Here are some resources for further exploring copyright and fair use:

Copyright Law of the United States of America and Related Laws Contained in Title 17 of the United States Code.

Copyright Term and the Public Domain in the United States, 1 January 2008.

Summaries of Fair Use Cases.

US Copyright Office- Can I Use Someone Else’s Work? Can Someone Else Use Mine?

Let me know what you think.

Plagiarism in 2008

Jody Rosen, a writer at Slate Magazine, was alerted by a reader to a story in a small Texas alternative weekly called the Bulletin where “10 and a half paragraphs copied nearly verbatim from ‘A Pirate Looks at 60,'” were plagiarized from an essay he wrote on Jimmy Buffett.

So, Jody writes a story for slate (here) about the plagiarism and uncovers a writer and possibly publisher who nab stories online and re-appropriate them for their tiny (20,000) unsuspecting audience.

After the story comes out the publisher is inundated with emails and the stories about the plagiarism spread around the blogosphere (here, here, here and here).

The Bulletin ceases publication and the writer issues a statement (here).

Does anyone think they can get away with this shit anymore? Do you really think you can steal someone’s words (pictures and designs too) and not get caught in 2008?

Heineken Discovers Flickr Isn’t Full Of Free Photography

The incident below can serve as an important warning to corporations that mistakenly think Flickr photographers won’t jump your shit if you infringe upon their copyright. Also, they should keep in mind, the cc license is virtually worthless in protecting you, if you mistakenly believe those photos can be used for free, because it can be revoked at any time (Dan Heller explains here).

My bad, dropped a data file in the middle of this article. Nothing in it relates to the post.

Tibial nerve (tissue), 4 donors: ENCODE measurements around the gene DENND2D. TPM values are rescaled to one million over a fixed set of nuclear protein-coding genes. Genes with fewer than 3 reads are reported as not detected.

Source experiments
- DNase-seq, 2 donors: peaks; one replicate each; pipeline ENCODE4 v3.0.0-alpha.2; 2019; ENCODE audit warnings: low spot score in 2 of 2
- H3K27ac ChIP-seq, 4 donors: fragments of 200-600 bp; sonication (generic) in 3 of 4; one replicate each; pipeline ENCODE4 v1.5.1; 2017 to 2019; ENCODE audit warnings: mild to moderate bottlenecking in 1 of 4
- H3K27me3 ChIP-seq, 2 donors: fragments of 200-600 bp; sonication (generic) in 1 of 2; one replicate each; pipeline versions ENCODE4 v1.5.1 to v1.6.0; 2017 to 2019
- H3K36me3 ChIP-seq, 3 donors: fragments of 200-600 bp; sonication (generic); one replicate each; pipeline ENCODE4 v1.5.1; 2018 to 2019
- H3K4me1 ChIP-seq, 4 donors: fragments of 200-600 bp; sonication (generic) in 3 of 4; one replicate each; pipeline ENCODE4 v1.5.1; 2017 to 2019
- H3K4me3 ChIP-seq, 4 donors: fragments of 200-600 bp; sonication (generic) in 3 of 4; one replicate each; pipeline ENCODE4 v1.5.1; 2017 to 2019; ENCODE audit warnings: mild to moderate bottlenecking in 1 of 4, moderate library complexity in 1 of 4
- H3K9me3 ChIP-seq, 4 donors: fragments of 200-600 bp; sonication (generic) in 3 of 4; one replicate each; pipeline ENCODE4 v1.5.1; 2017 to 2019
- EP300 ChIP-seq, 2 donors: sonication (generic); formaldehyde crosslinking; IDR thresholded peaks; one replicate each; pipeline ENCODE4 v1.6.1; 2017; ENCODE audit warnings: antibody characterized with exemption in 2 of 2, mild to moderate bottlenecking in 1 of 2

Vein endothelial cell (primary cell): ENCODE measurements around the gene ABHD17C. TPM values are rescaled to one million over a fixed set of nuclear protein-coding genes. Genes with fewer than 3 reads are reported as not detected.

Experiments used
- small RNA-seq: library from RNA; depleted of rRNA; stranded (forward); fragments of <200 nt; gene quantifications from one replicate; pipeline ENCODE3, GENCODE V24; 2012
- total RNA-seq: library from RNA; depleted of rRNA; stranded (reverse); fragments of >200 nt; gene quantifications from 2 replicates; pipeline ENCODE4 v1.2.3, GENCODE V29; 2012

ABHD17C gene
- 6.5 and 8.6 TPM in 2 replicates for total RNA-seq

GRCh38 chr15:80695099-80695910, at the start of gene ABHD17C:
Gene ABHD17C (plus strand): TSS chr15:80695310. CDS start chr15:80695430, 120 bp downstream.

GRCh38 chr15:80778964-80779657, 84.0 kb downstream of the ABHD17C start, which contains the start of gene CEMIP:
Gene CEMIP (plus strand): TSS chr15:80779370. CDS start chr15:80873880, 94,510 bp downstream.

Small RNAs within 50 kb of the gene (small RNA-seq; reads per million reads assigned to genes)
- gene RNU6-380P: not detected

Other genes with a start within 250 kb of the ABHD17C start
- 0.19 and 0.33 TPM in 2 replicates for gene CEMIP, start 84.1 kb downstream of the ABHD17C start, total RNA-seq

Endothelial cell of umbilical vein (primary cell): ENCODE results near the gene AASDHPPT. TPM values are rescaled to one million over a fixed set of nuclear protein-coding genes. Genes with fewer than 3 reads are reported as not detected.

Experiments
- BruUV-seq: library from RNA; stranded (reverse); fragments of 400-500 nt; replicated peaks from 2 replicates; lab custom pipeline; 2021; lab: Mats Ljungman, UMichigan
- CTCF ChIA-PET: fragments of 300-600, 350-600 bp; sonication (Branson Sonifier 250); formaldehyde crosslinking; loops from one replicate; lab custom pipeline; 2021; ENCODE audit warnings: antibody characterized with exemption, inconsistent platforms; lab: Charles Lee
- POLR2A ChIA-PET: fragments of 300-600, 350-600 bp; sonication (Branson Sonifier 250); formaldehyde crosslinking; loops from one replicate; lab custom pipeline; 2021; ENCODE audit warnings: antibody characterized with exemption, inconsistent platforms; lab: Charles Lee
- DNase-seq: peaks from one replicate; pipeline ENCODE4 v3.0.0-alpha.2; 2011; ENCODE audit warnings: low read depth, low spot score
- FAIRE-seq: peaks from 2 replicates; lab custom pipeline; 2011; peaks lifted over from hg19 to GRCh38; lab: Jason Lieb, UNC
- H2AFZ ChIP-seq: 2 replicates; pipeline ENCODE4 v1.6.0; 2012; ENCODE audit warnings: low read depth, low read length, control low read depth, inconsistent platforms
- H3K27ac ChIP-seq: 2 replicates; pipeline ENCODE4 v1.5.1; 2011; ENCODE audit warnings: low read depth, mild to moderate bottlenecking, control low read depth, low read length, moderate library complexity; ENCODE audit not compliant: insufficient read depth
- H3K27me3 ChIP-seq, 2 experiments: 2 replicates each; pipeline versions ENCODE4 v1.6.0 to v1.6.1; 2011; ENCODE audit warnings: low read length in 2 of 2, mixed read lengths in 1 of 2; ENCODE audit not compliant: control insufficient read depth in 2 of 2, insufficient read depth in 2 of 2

One of the photographers who’s work was stolen, Richard Sharman, sent me the following:

A website run by brewing giant Heineken was leeching hundreds, if not thousands of copyright photos through the flickr API and posting them to promote the Oxegen music festival in Ireland.

The website at, was pulled after Heineken Music Ireland started receiving demands for payment from photographers for the unauthorized commercial use of copyright material.

There is active discussion about this at several flickr groups including (here) that was set up specifically to discuss the matter. There are a number of screenshots there of the website and the use of copyright images.

There was a comment on their blog which appears to come from within the company about the problem with the website:

Normally our player should’ve only display photos with commercial CC license, he’re gone something terribly wrong and we’ve currently disabled the flickr photos module on the player. We’re currently looking into the thread on Flickr and see what we can do for the photographers …
I’m sorry if we’ve offended photographers …

Finally, it appears that Heineken is sending settlement emails to the photographers who contacted them with the following offer: “Accordingly, we would be willing to pay in full and final settlement an amount of €15 per image allegedly used” which might get a few to go away but no those who make a living shooting pictures.

You have been warned.